The secret services must become more transparent if they are to halt the spread of damaging conspiracy theories and increase trust in the Government, claims a leading think tank.
A Demos report published today, The Power of Unreason, argues that secrecy surrounding the investigation of events such as the 9/11 New York attacks and the 7/7 bombings in London merely adds weight to unsubstantiated claims that they were "inside jobs".
It warns of the dangers posed by conspiracy theories – from hindering counter-terrorism work by reducing public trust in the Government, to encouraging new alliances between extremists based on such theories – and recommends the Government fight back by infiltrating internet sites to dispute these theories.
Jamie Bartlett, the author of the report, said: "Less-secret services could make Britain safer. The more open the Government is, the harder it is for extremist groups to make stories out of silence."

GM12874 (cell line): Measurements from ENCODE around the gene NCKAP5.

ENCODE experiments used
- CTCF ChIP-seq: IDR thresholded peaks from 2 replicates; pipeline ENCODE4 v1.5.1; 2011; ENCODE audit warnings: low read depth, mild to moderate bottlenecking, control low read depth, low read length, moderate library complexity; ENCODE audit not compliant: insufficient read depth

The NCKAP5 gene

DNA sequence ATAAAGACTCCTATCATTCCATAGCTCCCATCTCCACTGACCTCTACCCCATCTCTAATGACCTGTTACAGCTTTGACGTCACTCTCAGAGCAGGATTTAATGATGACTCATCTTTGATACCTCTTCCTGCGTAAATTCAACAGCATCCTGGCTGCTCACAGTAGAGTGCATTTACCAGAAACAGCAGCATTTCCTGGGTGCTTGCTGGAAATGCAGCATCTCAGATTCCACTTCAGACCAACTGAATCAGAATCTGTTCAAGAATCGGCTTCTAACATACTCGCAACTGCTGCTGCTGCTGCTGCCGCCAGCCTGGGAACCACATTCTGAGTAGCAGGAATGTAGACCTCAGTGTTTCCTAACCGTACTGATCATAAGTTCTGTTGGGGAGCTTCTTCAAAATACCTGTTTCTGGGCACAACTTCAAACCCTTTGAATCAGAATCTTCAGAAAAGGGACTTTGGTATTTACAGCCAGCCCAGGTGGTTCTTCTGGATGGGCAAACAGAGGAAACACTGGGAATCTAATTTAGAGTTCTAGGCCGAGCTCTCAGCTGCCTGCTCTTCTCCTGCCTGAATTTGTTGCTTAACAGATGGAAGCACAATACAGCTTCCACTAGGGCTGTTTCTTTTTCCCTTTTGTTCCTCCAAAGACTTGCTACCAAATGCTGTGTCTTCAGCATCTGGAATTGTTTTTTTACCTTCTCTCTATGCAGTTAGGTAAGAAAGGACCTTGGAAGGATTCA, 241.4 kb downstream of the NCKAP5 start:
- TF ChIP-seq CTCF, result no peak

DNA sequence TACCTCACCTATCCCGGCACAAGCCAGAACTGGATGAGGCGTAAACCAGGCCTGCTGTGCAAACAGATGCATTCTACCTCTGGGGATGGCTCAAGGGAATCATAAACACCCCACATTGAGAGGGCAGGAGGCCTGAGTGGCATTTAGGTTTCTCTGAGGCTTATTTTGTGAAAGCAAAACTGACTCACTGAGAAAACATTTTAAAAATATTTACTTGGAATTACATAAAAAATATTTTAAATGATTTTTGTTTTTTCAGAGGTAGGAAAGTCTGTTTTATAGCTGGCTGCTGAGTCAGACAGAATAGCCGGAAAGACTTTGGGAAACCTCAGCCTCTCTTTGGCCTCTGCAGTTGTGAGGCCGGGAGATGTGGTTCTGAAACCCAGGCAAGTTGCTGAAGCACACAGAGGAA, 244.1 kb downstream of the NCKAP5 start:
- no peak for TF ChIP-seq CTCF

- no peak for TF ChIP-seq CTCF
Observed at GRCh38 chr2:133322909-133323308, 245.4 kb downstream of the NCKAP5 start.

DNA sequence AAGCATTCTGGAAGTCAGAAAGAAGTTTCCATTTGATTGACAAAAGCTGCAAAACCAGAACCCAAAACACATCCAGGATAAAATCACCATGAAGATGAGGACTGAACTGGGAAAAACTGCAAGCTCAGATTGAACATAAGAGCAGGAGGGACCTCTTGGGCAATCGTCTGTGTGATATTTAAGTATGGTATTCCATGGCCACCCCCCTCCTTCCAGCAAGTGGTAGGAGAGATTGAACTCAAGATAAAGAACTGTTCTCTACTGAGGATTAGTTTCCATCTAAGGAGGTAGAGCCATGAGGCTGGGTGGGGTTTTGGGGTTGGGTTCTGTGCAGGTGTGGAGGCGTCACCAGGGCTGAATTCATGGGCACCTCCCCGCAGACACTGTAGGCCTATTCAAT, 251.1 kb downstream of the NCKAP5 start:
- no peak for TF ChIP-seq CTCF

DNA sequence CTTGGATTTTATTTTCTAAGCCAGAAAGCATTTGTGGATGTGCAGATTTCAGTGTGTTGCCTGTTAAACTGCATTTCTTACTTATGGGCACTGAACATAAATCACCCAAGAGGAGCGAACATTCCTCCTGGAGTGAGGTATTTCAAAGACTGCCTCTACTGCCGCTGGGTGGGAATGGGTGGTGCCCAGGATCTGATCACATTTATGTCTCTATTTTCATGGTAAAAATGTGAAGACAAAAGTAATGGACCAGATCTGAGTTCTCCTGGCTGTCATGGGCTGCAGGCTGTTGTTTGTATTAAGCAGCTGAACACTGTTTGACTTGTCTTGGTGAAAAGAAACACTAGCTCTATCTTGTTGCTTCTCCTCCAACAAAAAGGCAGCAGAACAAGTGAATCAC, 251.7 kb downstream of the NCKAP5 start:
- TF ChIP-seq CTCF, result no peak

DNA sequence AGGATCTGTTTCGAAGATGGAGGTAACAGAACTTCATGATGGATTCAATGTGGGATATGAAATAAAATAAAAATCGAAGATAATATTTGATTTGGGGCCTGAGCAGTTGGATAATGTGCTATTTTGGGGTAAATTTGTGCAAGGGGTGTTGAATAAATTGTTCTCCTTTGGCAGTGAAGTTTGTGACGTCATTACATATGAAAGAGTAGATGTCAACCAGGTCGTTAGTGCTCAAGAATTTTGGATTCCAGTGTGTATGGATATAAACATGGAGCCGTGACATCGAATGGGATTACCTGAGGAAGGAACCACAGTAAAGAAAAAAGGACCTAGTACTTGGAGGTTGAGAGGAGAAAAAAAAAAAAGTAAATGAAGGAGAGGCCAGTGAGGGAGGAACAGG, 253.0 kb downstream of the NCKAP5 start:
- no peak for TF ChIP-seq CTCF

The Royal United Services Institute warned last week that the UK may soon face a new wave of home-grown terrorists, when criminals who have been targeted by jihadists while in prison are released.
Demos also recommends that the National Security Council publish an annual report of its proceedings and that it makes details of counter-terrorism investigations available to selected individuals.
A Home Office spokesman said: "The Government has prepared the groundwork in being more open by having a review of counter-terrorism powers."
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